You can’t buy DevOps, but I can sell it to you. Let’s call it something else that’ll help. We’ll rebrand. We’re good. It’s cloud engineering.
Viktor: I like it. I like how it sounds.
So let’s talk a bit about the value prop of the tools and how it changes and why we are still, even like 5-6 years into this DevOps evolution/revolution…I’d say it is a revolution because it significantly changes people’s minds. And how has this value prop changed over time? Starting from simple automation to the point where we have real programming languages or real SDKs.
Matt: I think cloud-first helps drive that. If we go back to pre-cloud or even if it’s cloud, but more IaC, VMs or stuff like that where you’re talking at an operating system level from an operations standpoint. Having a common language, not programming, but the lingo or frame of reference between software engineering and operations, you’re forcing that because you literally are thinking about the world differently.
I found this interesting about why a lot of early automation tools were a lot better on, say, Linux than on Windows. And Jeff Stover, who’s a distinguished engineer at Microsoft, he’s doing a bunch of great stuff, like he invented PowerShell. He said part of the reason is that Linux thinks about operating everything in a document. Whereas in Windows, and again, I understand I’m putting myself back, everything’s changed a lot. But at the time, everything was an API. So if you had tools like Chef or Puppet that wanted to reason about files, they were tough because that’s not how the operating system worked.
That being said, if we think about the modern cloud and Kubernetes, they’re all APIs. That means we reason about this infrastructure in many ways that are very similar to how we build services that our applications run on. So it’s a lot easier.
Back in my Chef days, my customers would always ask me, “How come I can’t just point Chef at my Apache server and have it spit out a cookbook to build that?”
And I was like, “because on that Linux operating system and Apache, there are hundreds of thousands of possible things, and Chef has no idea which of those you care about, what’s relevant, what’s just sort of there, blah blah blah.”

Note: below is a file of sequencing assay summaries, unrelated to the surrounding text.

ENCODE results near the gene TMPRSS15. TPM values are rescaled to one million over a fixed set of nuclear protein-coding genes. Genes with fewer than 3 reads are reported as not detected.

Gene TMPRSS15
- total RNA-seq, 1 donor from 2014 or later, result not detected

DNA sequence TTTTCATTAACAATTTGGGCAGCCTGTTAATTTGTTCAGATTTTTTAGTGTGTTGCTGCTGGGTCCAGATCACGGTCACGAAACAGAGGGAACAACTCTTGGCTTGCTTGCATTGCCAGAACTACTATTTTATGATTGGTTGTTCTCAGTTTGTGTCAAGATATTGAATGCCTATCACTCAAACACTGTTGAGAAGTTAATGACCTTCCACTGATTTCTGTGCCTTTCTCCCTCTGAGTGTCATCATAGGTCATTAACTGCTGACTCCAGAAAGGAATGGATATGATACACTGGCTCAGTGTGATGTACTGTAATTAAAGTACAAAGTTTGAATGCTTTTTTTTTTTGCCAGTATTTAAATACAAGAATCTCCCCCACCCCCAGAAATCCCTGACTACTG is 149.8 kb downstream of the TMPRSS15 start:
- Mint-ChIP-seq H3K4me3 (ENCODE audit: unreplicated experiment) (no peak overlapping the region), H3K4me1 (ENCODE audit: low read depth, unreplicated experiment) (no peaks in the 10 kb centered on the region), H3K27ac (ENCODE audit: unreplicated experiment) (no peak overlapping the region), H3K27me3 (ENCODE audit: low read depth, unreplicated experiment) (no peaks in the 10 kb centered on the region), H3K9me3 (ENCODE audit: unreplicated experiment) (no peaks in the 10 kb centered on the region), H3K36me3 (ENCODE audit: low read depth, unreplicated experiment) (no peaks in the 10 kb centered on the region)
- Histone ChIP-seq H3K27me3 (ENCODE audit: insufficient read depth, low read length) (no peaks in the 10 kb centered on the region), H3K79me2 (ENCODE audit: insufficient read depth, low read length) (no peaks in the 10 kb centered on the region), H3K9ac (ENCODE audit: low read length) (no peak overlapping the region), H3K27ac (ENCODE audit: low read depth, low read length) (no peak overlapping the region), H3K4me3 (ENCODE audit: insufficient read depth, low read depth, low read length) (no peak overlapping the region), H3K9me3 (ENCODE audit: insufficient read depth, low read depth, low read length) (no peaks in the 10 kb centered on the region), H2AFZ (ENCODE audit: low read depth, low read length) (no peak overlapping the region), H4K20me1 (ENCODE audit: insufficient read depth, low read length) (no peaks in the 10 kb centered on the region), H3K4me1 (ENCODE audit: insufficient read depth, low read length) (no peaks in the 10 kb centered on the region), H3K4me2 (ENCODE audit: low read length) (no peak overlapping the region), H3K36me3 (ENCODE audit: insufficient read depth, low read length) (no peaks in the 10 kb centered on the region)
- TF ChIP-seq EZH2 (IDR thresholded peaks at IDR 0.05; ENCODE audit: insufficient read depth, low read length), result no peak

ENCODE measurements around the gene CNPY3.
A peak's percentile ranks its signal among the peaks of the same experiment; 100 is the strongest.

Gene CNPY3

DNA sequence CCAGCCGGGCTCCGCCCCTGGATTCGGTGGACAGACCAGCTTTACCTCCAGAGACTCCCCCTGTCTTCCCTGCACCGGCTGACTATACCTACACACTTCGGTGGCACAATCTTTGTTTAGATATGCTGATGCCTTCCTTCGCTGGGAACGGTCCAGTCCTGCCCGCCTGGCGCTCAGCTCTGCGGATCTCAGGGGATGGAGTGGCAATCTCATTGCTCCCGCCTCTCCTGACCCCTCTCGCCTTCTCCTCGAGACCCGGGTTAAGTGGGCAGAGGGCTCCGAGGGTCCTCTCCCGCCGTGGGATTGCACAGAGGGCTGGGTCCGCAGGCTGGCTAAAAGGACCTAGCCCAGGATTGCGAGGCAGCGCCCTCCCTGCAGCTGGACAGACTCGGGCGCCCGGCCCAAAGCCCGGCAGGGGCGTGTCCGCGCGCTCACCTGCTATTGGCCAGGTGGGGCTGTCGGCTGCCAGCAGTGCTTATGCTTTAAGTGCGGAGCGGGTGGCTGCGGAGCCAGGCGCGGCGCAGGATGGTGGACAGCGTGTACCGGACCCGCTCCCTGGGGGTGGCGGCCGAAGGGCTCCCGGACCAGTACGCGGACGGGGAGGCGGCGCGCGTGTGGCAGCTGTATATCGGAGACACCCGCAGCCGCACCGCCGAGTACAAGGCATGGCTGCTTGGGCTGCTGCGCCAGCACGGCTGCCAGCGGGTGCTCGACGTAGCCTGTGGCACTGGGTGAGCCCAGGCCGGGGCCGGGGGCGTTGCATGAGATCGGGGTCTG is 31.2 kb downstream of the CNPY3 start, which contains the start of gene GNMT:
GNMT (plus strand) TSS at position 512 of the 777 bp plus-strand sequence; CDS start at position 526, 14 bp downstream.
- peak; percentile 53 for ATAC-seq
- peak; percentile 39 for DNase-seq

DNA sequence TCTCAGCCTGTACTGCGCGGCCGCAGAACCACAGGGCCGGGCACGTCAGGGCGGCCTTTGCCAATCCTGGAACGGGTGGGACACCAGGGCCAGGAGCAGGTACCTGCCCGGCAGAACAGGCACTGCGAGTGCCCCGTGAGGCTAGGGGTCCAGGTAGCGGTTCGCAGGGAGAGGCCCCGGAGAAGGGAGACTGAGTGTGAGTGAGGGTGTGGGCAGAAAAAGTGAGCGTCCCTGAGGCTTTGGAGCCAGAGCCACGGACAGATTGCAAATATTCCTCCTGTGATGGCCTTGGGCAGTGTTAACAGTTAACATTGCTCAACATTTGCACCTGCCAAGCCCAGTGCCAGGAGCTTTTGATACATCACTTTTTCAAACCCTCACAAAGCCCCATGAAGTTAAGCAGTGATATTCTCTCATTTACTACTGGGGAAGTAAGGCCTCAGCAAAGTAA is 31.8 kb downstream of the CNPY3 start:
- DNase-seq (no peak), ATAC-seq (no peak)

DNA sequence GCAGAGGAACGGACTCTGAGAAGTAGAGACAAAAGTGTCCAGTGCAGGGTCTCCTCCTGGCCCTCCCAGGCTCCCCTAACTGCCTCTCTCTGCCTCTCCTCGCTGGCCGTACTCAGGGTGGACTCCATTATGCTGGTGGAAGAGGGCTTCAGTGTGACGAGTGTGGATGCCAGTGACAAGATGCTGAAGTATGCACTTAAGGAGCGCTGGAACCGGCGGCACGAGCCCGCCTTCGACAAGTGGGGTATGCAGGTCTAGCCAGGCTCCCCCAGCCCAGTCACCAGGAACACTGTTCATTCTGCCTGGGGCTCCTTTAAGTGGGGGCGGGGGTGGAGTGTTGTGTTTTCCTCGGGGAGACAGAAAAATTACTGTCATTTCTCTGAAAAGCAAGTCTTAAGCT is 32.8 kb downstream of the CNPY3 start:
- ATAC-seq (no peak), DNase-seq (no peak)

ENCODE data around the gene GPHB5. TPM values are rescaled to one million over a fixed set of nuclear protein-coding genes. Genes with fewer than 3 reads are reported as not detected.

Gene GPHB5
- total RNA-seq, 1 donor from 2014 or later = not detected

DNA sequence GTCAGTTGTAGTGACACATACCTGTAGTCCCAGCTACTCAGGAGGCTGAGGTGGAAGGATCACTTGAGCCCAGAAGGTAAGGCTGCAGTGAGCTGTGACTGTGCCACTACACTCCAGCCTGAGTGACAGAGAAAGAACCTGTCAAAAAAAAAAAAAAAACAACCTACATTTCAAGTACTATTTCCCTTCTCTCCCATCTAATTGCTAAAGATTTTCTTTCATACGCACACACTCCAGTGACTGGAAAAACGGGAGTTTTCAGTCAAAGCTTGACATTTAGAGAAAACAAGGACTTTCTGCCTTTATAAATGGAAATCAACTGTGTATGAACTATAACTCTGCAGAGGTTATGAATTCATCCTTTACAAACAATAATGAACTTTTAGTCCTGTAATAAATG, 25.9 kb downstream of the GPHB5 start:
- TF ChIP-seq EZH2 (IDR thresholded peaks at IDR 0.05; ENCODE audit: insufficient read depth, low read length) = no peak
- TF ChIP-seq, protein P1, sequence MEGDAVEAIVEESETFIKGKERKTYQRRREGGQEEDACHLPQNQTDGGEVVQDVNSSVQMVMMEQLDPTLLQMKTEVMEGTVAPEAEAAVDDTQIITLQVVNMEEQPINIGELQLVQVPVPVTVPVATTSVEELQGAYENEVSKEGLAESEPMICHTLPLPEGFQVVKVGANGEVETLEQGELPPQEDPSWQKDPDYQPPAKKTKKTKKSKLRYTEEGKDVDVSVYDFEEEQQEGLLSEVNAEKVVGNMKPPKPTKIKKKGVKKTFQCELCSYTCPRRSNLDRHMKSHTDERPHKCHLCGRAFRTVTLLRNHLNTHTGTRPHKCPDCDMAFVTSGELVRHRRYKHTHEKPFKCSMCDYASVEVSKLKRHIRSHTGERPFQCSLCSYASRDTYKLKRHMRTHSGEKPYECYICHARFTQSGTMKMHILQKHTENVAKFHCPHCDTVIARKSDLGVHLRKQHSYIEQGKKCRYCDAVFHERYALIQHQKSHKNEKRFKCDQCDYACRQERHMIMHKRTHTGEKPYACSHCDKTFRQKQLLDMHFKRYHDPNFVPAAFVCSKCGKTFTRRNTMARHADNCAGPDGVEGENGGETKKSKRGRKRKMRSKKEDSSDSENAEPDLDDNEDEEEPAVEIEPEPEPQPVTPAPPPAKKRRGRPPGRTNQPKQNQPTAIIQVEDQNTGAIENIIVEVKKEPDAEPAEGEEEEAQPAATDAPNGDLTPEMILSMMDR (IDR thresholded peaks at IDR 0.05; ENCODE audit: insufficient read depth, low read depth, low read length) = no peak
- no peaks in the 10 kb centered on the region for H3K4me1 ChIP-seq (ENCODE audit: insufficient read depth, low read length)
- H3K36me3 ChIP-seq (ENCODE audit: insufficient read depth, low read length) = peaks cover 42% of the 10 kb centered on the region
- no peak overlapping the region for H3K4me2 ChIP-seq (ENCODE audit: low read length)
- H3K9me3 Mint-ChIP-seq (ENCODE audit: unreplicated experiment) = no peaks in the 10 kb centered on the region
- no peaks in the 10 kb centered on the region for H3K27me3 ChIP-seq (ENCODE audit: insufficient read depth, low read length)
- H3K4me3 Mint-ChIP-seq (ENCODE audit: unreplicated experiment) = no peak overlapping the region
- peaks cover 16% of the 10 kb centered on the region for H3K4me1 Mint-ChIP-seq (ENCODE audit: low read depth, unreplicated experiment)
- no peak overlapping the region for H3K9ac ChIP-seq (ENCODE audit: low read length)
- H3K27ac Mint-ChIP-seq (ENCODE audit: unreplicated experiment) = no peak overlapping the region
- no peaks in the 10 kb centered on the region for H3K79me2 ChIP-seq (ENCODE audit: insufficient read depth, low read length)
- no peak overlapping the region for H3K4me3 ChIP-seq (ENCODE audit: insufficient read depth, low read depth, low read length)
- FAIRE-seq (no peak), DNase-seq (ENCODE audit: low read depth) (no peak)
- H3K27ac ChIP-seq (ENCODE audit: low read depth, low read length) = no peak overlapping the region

Do you know what you can do with Pulumi, for example? You can absolutely point it at your AWS infrastructure and have it spit out Pulumi code to make that because it’s a defined API. That the settings are understood what they are. That’s just the world of cloud. That’s API-first versus document-first. It lets us reason about things that way.
I think that’s where that interesting evolution has come, and we need to embrace that a little bit more rather than a lot of our stuff we think about YAML files that are still thinking about everything is a document.
And that’s a piece along the way. But it’s not how you reason about the overall infrastructure.
Viktor: It’s a very good point. I did a workshop at the London DevOps UK, and one of my co-speakers presented Kubernetes from the perspective of some content management system. He talked about uploading a document to the system, and the document would be materialized in a piece of infrastructure.”
That’s a very interesting point because when I explain this, I like to approach this from the perspective of an API and say, “this document essentially would be translated to API call. We take this YAML file, it will be translated to JSON, and after that, it will be submitted to Kubernetes API.”
I agree with you in terms of it’s your mindset. Like describing infrastructure and how you would describe infrastructure from the perspective of state—that’s how the Kubernetes teach us to do things right, so we describe the desired state, and after that, Kubernetes will make things happen. Versus how we have the playbooks where we describe the steps that the tool needs to take to take us somewhere. In one case, it’s about the journey; in the other, it’s all about results.
I think we have a perfect segue to start talking about Pulumi.
I hope you’ll join us again on March 7 for our next Kongcast episode with Tim Hinrichs from Styra.
Until then, be sure to subscribe to Kongcast to get episodes sent to your inbox (and a chance to win cool SWAG)!